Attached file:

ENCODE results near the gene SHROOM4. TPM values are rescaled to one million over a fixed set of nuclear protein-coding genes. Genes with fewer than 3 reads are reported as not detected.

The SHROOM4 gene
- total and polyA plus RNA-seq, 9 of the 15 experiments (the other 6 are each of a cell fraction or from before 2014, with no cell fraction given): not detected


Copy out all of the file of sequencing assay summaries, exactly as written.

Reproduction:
ENCODE results near the gene SHROOM4. TPM values are rescaled to one million over a fixed set of nuclear protein-coding genes. Genes with fewer than 3 reads are reported as not detected.

The SHROOM4 gene
- total and polyA plus RNA-seq, 9 of the 15 experiments (the other 6 are each of a cell fraction or from before 2014, with no cell fraction given): not detected